by Jeff Tenuth, Science and Technology Collection Manager
[Continued from Uncovering the truth]
There are two questions that a historian asks at this point: What is the material I’m looking at and what does it mean? In other words, what does this material tell me about the world of the past? How does it help me to understand how people lived their lives? By retrieving and analyzing this material, we can learn how people lived, what they ate, the kinds of materials they made and used, the kind of work they did and how they played. Science finds the material and history tells us what it means. And you would be surprised at what we’ve found over the years.
What we find generally falls into five different categories: faunal, glass, ceramic, metal and (what I call) “everything else.” Faunal material consists of various animal bones, teeth, snails, mussels, egg shells, seeds and anything else organic. This material helps us understand what people ate nearly two centuries ago. Diet might not seem very important, but by analyzing what people ate, we can determine part of the general state of their health.
The second grouping is glass material (see slideshow below) and we usually find a lot of it! People must have broken a lot of glass in the 19th century, because we frequently find hundreds of pieces of broken glass within a single field sample. Usually it’s broken window panes, or what’s called flat glass. But more important is when we find curved or “container” glass. This is an important distinction because window glass, though important in itself, is just window glass. Container glass is more varied and tells us more about the material life of people. Container glass can represent several different types of vessels, such as bottles, jars, candy dishes, lamp globes or other items. Once I’ve separated these two sub-categories, then I split the container glass into groups of rims, pieces with symbols or writing, mirror fragments and colored pieces (which indicate impurities in the sand, not any intentional coloring).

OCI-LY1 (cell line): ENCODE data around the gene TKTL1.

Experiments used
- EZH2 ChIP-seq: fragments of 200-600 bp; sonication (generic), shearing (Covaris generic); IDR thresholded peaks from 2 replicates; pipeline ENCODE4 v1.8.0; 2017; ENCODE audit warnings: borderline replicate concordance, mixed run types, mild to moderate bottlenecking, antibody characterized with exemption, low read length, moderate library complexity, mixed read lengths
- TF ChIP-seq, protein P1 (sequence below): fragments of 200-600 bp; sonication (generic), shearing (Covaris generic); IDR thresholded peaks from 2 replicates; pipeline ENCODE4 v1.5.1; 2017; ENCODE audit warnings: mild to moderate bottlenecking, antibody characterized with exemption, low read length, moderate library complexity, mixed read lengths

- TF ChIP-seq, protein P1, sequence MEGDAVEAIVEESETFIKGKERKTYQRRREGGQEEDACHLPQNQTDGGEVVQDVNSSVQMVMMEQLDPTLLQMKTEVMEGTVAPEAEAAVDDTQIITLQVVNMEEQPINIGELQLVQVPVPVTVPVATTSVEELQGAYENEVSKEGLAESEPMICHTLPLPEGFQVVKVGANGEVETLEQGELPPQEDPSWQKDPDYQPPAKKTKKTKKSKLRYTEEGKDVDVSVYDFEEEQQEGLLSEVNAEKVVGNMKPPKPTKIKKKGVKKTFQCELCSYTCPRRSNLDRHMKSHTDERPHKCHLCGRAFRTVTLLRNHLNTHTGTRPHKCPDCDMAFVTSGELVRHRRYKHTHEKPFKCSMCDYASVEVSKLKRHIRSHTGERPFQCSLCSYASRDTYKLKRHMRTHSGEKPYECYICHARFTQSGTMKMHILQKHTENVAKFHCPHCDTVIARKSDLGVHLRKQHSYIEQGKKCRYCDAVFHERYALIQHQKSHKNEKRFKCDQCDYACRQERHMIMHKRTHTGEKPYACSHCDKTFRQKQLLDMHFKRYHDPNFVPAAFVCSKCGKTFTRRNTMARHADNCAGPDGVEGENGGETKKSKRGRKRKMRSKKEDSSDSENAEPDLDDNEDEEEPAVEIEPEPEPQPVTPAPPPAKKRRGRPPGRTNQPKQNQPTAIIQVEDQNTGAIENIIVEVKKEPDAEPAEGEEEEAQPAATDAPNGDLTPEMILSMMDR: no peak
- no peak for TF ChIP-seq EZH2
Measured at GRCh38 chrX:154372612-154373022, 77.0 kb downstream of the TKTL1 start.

The next group is ceramics (see slideshow below) and is the most complex group to sort because there are literally thousands of different types. As with glass, you want to minimize the number of containers so you look for rim pieces, ridged pieces or pieces with writing on them. Those you separate out. Next, you look for pieces that fit together or have the same glaze or pattern on them. Each of the above mentioned separated pieces, as with glass, will get its own identifying number. But we’re still not finished with ceramics because we have to figure out what subgroup each piece belongs to. The difference from one subgroup to another is a higher firing temperature. There are four main subgroups to the ceramic category: earthenware (redware or yellowware), refined earthenware (creamware, pearlware, whiteware, ironstone or semivitreous), stoneware (heavier, gray colored and glazed) and porcelain (hardpaste, softpaste or bisque). The fact that we would find these varieties at a site like New Harmony tells us about the varied uses of ceramics and something about the trade and transportation systems that brought the items to the wilderness. We also have to consider the fact that some of these ceramics were made on site and that also tells us something about what New Harmony’s residents were doing, especially when the original settlers were there, between 1814 and 1824.
The fourth category of items is metals, and just as many metal pieces turn up as glass pieces. The majority of metal artifacts are nails and they always get separated out from any other metals. Nails can be cut from sheets, hand wrought or round. A representative sampling of these will be saved; the rest will be sorted, counted, weighed and then discarded. Other metal objects we find include door latches, watch rims, utensils, rings, necklaces, rust clumps and more.
The last and probably most interesting category of artifacts we find is “everything else” because it includes, well … everything else! This means coins, combs, toys, marbles, buttons, textile fragments, leather, pins, door knobs, decorative metal, slate pencils, watches, scissors, electrical components and the list goes on and on.
So figuring out what this stuff is, is just half the equation. The other half is the question: What does it all mean? Or what does it tell us about people who lived in the past?
Look for that answer in my next post.